While a dating game sounds rather out of the ordinary to the world of typography, designer Aura Seltzer’s Type Connection turns the complicated process of matching typefaces into a very entertaining learning opportunity.
First, you start by choosing a typeface to pair. Like a conventional dating website, Type Connection presents you with potential “dates” for each main character.
The game features well-known, workhorse typefaces (Garamond, Univers, Archer, etc.) and portrays each as a character searching for love. You are the matchmaker. You decide what kind of match to look for by choosing among several strategies for combining typefaces. Strategies include things like opposites attract, the importance of family (font families) and seeking similarities.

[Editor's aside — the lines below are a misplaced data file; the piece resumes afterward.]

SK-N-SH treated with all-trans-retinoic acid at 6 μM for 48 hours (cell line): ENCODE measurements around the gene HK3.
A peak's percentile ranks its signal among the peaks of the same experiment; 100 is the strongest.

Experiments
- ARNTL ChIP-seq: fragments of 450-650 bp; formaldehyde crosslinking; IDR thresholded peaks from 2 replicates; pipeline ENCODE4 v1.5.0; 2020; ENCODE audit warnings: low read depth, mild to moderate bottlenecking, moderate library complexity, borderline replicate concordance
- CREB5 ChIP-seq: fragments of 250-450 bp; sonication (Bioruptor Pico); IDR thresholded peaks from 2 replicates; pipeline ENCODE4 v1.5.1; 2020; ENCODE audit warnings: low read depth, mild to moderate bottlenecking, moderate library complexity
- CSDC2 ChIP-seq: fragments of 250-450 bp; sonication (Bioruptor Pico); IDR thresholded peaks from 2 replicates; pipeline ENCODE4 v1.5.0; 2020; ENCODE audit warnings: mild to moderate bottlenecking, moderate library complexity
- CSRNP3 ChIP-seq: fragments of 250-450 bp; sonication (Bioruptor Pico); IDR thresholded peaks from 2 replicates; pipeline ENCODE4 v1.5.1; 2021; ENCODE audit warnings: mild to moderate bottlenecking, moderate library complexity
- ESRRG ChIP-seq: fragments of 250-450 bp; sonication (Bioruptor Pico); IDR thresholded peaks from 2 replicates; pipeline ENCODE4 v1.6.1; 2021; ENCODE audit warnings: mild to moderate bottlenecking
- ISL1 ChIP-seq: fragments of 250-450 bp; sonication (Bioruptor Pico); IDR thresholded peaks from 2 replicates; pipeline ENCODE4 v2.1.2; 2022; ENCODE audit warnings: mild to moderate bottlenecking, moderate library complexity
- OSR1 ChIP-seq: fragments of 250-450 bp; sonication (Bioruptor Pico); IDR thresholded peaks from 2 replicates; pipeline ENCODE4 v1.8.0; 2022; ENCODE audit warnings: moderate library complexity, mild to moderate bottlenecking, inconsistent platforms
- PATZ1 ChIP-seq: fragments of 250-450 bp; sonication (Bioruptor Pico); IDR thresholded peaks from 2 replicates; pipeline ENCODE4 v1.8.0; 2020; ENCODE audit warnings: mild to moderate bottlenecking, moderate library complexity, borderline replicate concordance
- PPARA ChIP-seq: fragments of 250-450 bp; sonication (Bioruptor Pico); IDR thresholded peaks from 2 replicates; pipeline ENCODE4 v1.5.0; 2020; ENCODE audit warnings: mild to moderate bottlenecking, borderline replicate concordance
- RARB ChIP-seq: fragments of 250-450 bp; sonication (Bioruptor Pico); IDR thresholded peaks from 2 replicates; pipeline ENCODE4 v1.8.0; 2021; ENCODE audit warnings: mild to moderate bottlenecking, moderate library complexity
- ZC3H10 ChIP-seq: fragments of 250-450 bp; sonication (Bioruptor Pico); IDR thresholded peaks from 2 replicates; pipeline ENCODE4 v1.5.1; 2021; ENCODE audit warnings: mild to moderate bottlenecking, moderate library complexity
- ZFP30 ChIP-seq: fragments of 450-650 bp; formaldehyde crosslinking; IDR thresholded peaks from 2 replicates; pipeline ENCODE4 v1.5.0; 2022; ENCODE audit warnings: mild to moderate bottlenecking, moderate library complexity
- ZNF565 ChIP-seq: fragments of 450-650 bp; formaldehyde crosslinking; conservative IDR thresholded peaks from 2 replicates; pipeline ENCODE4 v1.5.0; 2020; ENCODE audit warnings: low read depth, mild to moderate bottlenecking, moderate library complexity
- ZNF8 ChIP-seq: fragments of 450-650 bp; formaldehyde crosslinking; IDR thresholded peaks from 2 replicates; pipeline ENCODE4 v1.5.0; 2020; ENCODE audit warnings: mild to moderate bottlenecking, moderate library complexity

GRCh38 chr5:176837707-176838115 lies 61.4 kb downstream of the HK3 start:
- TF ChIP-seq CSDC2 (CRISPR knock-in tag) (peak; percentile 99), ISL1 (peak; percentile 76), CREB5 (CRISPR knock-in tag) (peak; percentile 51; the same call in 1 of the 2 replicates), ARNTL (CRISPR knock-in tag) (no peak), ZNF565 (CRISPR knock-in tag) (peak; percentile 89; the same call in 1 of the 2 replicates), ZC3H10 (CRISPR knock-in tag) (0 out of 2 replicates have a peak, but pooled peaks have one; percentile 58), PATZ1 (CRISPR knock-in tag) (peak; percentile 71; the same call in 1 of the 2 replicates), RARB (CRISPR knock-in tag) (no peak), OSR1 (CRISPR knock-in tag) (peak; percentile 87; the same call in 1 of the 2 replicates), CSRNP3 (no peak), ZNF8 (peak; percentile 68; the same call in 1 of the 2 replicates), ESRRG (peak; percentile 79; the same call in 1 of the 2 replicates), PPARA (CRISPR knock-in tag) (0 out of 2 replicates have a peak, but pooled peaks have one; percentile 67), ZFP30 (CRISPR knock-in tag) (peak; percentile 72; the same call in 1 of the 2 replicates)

After selecting your typeface and picking a pairing strategy, you’ll be presented with three eligible matches. Select a match and then compare the differences between the two faces. Then, send them on a date to observe how well the pairing went!
Note that not all pairings work, and the site will intervene if things go awry. For example, don’t try to pair Maple with Univers. That’s bad.
Above is an example of Archer & Eurostile, a compatible match:
Archer and Eurostile know their shapes. Archer is a slab that praises circles, while Eurostile is a sans that follows widened squares. Archer’s lighter weights, open forms, and tall ascenders find company in Eurostile’s thick monolinearity and compact letters. Intentional curves, a double-story a, and a single-story g define both, as does their perceived overuse.
Along the way, you explore typographic terminology, type history and more. By playing Type Connection, new and non-designers have a rare opportunity to observe a lot of the techniques used to match typefaces. For more experienced designers, it’s simply a fun exercise that helps deepen your understanding of typography.
If you want to cheat, you can see all of the matches here.